The ongoing crisis in the Ukraine presents strategic lessons for Belize which should guide our response to the “eastward drift” by Guatemala.
The Ukraine has for the last couple of years been a covert battlefield for the so-called West as they try to penetrate Russia’s sphere of influence. Under the guise of democracy, the West supported, if not orchestrated, the overthrow of a democratically-elected government solely because that government was, in their view, eastward leaning. It is safe to say that the West, in their zeal to topple Yanukovych, severely miscalculated the likely Russian response.
Western leaders have been quick to draw similarities between Russia’s Crimean experiment and Germany’s invasion of Poland. There are significant differences, of course, but this is not the focus of my treatise.
The Crimean conundrum is rooted in the large Russophone population in the Ukraine—about 17%. Ukrainians of Russian descent never fully assimilated into the overall national body politic; thus, they remained oriented toward Russia. When the West inspired the overthrow of the duly elected government of the Ukraine, Russia took immediate measures to maintain its sphere of influence. The pretext was that the “new” Ukraine was Westward leaning and thus posed a serious threat to Ukrainians of Russian descent.
Russia therefore had no choice but to intervene in Crimea in order to protect its people. The West disputes that such threats exist, but what is done is done: strategic battle plans are now being drawn up on both sides of the Atlantic!
The first lesson for Belize must be that citizen protection has been and can always be used as a pretext for extraterritorial military action. The United States used this very pretext to invade both Grenada and Panama.
The second lesson is that when this pretext is used, it takes a great deal of time for the international community to respond diplomatically, and even longer for them to respond militarily, if at all. In any event, history tells us that such response rarely returns the status quo ante bellum (that which existed before war).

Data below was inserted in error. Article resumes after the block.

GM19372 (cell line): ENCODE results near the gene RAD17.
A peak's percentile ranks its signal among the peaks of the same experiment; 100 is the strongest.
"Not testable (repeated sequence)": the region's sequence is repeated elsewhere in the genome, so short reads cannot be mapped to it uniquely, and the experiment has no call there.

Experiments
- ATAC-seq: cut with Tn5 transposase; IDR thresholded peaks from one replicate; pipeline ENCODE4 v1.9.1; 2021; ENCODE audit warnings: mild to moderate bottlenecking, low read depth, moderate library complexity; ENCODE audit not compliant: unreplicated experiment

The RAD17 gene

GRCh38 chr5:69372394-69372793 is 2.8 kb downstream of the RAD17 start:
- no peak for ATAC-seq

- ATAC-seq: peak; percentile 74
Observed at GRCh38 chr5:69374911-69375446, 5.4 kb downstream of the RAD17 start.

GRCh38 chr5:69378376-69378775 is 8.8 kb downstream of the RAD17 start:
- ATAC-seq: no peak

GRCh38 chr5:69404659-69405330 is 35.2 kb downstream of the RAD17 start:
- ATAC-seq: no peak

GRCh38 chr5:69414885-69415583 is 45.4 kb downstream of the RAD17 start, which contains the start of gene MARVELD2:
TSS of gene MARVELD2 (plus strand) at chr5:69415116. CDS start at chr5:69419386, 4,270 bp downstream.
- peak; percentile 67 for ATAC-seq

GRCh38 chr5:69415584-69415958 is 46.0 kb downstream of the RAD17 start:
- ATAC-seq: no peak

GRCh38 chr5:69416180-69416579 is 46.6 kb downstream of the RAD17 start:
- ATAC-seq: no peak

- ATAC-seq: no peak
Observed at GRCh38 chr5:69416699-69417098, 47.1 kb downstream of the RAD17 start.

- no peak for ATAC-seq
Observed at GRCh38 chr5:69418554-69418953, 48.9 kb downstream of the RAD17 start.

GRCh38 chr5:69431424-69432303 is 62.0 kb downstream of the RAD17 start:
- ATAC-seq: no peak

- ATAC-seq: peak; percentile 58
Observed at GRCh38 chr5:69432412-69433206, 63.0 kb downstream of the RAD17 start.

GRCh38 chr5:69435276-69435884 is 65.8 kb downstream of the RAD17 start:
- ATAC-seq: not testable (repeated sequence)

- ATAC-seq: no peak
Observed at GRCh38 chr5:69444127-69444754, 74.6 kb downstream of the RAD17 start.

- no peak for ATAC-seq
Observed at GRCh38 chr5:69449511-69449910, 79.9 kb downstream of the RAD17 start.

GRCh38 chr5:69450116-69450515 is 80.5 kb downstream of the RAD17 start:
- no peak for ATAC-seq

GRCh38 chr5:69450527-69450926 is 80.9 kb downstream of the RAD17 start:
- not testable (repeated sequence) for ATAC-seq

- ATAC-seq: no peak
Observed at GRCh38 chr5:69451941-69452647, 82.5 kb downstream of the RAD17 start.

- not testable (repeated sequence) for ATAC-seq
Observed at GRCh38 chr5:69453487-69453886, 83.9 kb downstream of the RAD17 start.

I have been raising the alarm for many years about the eastward drift by Guatemala and the risks posed thereby. Today, Guatemalans make up 6.03% of the Belizean population; this is more than our entire Garifuna population (4.6%).
If one examines the demographics at the district level, the extent of the silent invasion is even more alarming. Guatemalans make up 7.75% of the population of the Stann Creek District, 10.42% of the Cayo District and a whopping 11.4% of the Toledo District.
In addition to those captured by the 2010 census, there are hundreds more in the Chiquibul, wreaking havoc on our natural resources and trampling our sovereignty in the process.
I will venture to say that many of the Guatemalans in Belize have not assimilated into our body politic. They are still oriented toward Guatemala and no amount of “papeles” will change that (not when they continue to learn in school that “Belice es nuestro”). To many Guatemalans, they have simply moved from one department to another. Perhaps this is the danger that Section 29(3) of the Belize Constitution was designed to avoid.
Sadly, ever since independence, the evil ones amongst us who lust for political power have repeatedly violated the Constitution by giving citizenship to Guatemalans in exchange for votes.
Soon the OAS, in collusion with our very own Foreign Minister, will attempt to force a referendum upon us. Such a referendum will place Belize in a bind. If the Guatemalans are allowed to vote, we risk a 6-point swing in favour of the ICJ giveaway. If we disallow them the right to vote, we may be accused by Guatemala of mistreating their people, thus giving the oligarchs sufficient pretext to come in and “protect” their people à la Crimea.
I have said enough.
Major Lloyd Jones